Transdermal asenapine may cause side effects. Tell your doctor if any of these symptoms are severe or do not go away:
- At the site of application, there may be dryness, redness, stinging, peeling, swelling, irritation, hardness, pain, or discomfort
- Mouth ache
- Higher appetite
- Gaining weight
- Loss of sensation in the mouth or lips
- Feeling lightheaded, unstable, or having difficulties balancing
- Excessive fatigue
- Not enough energy
- Vacillation or a persistent want to move about
- Experiencing joint, arm, or leg pain
Some adverse effects can be very harmful. Call your doctor right away or seek emergency medical attention if you experience any of these symptoms or those in the SPECIAL PRECAUTION section:
- Breathing or swallowing challenges
- Face, throat, tongue, lips, or eye swelling
- Muscle discomfort or stiffness
- Tightness or spasm of the neck muscles
- Rapid or erratic heartbeat
- Arms, legs, face, mouth, tongue, jaw, lips, or cheeks moving erratically
- Chills, a cough, a sore throat, and other symptoms of illness
Other adverse effects from asenapine patches are possible. If you experience any strange issues while taking this drug, call your doctor right away.
You or your doctor can submit a report to the Food and Drug Administration’s (FDA) MedWatch Adverse Event Reporting programme online or by phone if you have a serious side event (1-800-332-1088).
What should I know about storage and disposal of this medication?
Keep this medication tightly closed in the original container and out of the reach of children. Store it away from excessive heat and moisture at room temperature (not in the bathroom). By opening each bag and folding each patch in half with the adhesive sides together, you can discard any patches that are outdated or no longer required. Put the folded patch back in its original pouch before safely disposing of it away from children and animals.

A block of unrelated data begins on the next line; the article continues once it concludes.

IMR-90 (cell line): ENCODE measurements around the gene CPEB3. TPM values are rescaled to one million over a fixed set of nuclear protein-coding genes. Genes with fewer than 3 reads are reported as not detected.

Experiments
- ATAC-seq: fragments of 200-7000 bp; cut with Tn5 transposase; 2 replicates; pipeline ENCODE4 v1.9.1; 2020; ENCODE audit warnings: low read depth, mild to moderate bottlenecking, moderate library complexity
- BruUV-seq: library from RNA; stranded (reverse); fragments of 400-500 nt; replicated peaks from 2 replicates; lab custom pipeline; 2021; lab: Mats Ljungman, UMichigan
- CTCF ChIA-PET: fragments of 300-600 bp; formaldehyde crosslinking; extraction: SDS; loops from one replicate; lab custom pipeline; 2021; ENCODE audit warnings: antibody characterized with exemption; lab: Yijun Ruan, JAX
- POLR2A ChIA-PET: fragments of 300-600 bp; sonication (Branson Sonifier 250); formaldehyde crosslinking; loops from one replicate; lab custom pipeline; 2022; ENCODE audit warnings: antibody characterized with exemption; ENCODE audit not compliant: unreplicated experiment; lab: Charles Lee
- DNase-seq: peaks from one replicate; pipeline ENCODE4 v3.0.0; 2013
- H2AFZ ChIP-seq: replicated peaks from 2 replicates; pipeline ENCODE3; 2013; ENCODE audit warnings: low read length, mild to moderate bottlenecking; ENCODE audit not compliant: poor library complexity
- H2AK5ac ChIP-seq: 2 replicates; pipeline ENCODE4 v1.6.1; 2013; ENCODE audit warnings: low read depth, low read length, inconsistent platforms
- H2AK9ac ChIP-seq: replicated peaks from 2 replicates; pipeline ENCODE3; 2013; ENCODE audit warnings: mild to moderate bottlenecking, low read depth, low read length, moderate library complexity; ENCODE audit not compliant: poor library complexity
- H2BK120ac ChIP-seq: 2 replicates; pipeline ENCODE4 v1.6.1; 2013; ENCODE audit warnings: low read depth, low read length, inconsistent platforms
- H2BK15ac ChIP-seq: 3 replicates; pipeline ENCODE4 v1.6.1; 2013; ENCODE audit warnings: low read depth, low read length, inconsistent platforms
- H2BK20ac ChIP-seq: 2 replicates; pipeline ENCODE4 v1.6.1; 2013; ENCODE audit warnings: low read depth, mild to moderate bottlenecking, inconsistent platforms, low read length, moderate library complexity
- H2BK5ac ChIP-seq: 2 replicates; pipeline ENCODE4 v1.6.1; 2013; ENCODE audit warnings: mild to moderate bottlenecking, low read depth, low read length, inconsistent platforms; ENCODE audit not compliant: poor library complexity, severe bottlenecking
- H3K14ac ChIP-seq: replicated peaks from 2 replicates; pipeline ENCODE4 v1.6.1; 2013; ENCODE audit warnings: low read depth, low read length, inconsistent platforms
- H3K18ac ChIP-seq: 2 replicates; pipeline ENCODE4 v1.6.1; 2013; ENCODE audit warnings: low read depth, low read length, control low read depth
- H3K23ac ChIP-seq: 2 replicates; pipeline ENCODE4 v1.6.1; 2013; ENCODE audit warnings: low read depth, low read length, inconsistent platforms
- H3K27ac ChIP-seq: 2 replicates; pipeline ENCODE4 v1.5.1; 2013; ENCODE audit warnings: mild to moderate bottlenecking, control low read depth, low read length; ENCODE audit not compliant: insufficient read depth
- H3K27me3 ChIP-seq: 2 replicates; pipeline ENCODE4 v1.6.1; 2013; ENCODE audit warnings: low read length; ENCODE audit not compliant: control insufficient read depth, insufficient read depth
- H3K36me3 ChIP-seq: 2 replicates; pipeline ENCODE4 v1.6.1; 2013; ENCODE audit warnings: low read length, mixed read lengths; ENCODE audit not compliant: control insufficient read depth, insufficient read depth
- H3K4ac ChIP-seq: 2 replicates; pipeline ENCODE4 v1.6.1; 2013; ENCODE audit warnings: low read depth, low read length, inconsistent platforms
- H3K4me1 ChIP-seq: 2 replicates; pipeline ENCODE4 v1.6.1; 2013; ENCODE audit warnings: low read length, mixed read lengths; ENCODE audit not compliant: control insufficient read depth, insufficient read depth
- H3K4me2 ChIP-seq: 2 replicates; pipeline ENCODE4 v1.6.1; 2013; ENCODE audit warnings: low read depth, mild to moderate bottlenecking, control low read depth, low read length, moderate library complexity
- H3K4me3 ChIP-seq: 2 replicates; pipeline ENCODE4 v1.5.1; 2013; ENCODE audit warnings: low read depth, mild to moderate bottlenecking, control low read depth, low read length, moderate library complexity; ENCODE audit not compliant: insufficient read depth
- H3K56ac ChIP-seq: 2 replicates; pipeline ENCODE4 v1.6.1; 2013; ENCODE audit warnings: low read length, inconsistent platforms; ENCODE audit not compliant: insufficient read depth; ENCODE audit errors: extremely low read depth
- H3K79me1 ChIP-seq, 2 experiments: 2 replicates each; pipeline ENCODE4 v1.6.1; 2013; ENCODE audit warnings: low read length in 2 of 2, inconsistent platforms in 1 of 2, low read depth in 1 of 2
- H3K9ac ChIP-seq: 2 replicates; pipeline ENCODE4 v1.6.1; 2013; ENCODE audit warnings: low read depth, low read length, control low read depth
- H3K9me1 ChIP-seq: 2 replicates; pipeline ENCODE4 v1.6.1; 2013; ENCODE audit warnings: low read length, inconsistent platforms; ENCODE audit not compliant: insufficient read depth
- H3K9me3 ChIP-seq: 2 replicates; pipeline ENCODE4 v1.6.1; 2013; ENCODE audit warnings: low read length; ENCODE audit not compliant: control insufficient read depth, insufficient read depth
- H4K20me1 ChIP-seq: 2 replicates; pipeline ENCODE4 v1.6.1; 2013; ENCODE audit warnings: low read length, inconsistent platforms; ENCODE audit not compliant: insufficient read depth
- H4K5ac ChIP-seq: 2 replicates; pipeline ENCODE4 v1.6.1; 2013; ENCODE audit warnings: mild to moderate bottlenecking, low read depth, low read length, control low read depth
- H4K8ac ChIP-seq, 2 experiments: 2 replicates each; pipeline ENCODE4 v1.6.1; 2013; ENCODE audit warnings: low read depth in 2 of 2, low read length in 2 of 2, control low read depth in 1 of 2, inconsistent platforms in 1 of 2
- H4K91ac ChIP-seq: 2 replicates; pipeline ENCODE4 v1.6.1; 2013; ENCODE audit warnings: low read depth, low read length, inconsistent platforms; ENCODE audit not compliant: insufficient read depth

As many containers (such as weekly pill minders and those for eye drops, creams, patches, and inhalers) are not child-resistant and are simple for young children to open, it is crucial to keep all medications out of sight and out of reach of children. Always lock safety caps and promptly stash medication up and away from young children where it is out of their sight and reach to prevent poisoning. http://www.upandaway.org
Unused prescriptions must be disposed of carefully to prevent pets, kids, and other people from ingesting them. You should not, however, dispose of this medication in the toilet. Instead, utilising a medicine take-back programme is the easiest approach to get rid of your medication. To find out about take-back programmes in your area, speak with your pharmacist or the garbage/recycling department in your city. If you do not have access to a take-back programme, see the FDA’s Safe Disposal of Medicines website at http://goo.gl/c4Rm4p for additional information.
In case of emergency/overdose
Call the poison control hotline at 1-800-222-1222 in the event of an overdose. Additionally, information can be found online at https://www.poisonhelp.org/help. Call 911 right once if the person has collapsed, experienced a seizure, is having difficulty breathing, or cannot be roused.
Call your local poison control centre at 1-800-222-1222 if someone swallows, chews, or suckers on asenapine patches. Dial 911 to reach the nearest emergency services if the sufferer has collapsed or has stopped breathing.
Overdose signs could include the following:
What other information should I know?
Keep all of your appointments with your physician and the lab. While you are on this medicine, you should have regular weight checks.
No one else should take your medication. Any queries you may have regarding medication refills should be directed to your pharmacist.
You should keep a written record of every medication you take, including any over-the-counter (OTC) items, prescription drugs, and dietary supplements like vitamins and minerals. This list should be brought with you whenever you see a doctor or are admitted to the hospital. You should always have this information with you in case of emergencies.